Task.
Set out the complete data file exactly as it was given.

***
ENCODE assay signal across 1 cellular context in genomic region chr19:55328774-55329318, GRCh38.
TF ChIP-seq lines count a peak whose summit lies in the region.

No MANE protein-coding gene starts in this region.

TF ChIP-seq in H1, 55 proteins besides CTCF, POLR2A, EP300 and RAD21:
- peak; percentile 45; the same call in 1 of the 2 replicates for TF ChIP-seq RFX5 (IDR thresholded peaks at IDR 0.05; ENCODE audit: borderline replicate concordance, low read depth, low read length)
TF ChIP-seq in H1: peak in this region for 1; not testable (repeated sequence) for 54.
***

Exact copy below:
ENCODE assay signal across 1 cellular context in genomic region chr19:55328774-55329318, GRCh38.
TF ChIP-seq lines count a peak whose summit lies in the region.

No MANE protein-coding gene starts in this region.

TF ChIP-seq in H1, 55 proteins besides CTCF, POLR2A, EP300 and RAD21:
- peak; percentile 45; the same call in 1 of the 2 replicates for TF ChIP-seq RFX5 (IDR thresholded peaks at IDR 0.05; ENCODE audit: borderline replicate concordance, low read depth, low read length)
TF ChIP-seq in H1: peak in this region for 1; not testable (repeated sequence) for 54.